- 1 Contact information
- 2 Am I good enough?
- 3 Why is it I am interested in machine translation? Why is it that I am interested in Apertium?
- 4 Which of the published tasks am I interested in? What do I plan to do?
- 5 Proposal
- 5.1 Why Google and Apertium should sponsor it? How and who it will benefit in society?
- 5.2 Coding Challenge
- 5.3 Week by week work plan
- 5.4 Non-Summer-of-Code plans you have for the Summer
Name: Evgenii Glazunov
Location: Moscow, Russia
University: NRU HSE, Moscow (National Research University Higher School of Economics), 3rd-year student
Am I good enough?
Education: Bachelor's Degree in Fundamental and Computational Linguistics (2015-2019) at NRU HSE
- Programming (Python, R, Flask, HTML, xml, Machine Learning)
- Morphology, Syntax, Semantics, Typology/Language Diversity
- Mathematics (Discrete Mathematics, Linear Algebra and Calculus, Probability Theory, Mathematical Statistics, Computability and Complexity, Logic, Graphs and Topology, Theory of Algorithms)
- Latin, Latin in modern Linguistics, Ancient Literature
Languages: Russian (native), English (academic), French(A2-B1), Latin (a bit), German (A1)
Personal qualities: responsibility, punctuality, being hard-working, passion for programming, perseverance, resistance to stress
Why is it I am interested in machine translation? Why is it that I am interested in Apertium?
The speed of information circulation does not allow to spend time on human translation. I am truly interested in formal methods and models because they represent the way any language is constructed (as I see it). Despite some exceptions, in general language is very logical and the main problem is how to find proper systematic description. Apertium is a powerful platform that allows to build impressive rule-based engines. I think rule-based translation very promising if we provide enough data and an effective analysis
Which of the published tasks am I interested in? What do I plan to do?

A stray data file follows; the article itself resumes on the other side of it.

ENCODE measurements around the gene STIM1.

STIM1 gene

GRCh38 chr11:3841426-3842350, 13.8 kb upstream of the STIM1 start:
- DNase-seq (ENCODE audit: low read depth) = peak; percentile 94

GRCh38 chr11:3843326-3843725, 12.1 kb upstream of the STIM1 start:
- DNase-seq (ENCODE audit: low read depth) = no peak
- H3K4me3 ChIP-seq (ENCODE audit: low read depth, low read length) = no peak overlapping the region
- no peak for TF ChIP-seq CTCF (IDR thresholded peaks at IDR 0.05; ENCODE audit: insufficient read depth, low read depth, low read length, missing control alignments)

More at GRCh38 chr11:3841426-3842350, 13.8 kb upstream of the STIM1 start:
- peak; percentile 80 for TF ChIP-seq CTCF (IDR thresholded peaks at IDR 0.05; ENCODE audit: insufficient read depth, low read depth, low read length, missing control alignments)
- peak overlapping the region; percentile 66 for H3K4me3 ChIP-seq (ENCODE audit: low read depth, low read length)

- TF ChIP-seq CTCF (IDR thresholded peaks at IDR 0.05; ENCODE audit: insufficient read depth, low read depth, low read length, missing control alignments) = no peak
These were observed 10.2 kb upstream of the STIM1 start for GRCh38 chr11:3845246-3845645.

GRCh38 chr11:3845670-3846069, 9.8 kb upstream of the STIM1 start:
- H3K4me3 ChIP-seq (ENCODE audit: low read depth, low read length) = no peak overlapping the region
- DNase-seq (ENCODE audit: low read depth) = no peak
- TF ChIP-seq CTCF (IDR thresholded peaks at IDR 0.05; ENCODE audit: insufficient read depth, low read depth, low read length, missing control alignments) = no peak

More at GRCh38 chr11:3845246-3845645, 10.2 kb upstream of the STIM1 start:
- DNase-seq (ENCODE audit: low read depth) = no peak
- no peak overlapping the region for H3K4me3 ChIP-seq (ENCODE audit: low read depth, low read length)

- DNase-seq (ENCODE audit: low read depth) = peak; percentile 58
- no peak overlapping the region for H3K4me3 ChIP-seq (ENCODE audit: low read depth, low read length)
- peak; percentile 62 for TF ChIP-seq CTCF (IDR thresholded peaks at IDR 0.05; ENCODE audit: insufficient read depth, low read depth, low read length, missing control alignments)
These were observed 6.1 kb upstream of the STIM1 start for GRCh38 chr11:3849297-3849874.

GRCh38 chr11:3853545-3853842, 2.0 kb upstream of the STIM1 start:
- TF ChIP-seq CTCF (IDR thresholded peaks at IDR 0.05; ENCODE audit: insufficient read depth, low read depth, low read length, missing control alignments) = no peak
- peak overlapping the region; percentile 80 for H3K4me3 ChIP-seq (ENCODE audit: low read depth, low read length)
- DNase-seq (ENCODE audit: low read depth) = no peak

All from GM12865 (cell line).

I would like to work on Bilingual dictionary enrichment via graph completion
The main idea is to take a graph representation of dictionaries and create tools to work on translation via edges between words in this graph. Graphs are very hard to work on because the complexity of calculations is high. But there are some tools and libraries that are created specially for these purposes and are effective. The developer task is to apply these instruments to specific type of dictionary information.
I worked with NetworkX as it is fully available for my current Windows, but I plan to work with Graph-tool that is much more efficient with large graphs.
List of main ideas:
- Use classes to create the most appropriate type of information
- Work with subraphs (connectivity components) to reduce the complexity of calculations
- Filtration algorithms to gain previous aim
- Vectorization to increase efficiency of all functions
- Developing different metrics to reach quality of translation
- Evaluation of these metrics Word object. Basic elements are lemma, language and POS information. Representation and String format can be modified according to developer needs. This one is like 'EN_first_adj' to check output of functions. One of important class Word: def __init__(self, lemma, lang, pos): self.lemma = lemma self.lang = lang self.pos = pos def __str__(self): return (str(self.lang)+'_'+str(self.lemma)+'_'+str(self.pos)) __repr__ = __str__ def __eq__(self, other): return self.lemma == other.lemma and self.lang == other.lang and self.pos == other.pos def __hash__(self): return hash(str(self))
Filtration Filtration is necessary to filter sets of word by their parameters (in most cases, POS and language).
Subgraphs A general graph consists of lots of connectivity components so while searching we need to take into account only a part of it. It really increases efficiency.
- take into account LR and RL only cases
- avoid some cycles
- we can use directed in-edges for target language in translation subgraph to define it as a finite state in finite-state machine. So we do not go outside the node because we have already found our translation (a simple path from word to target language word)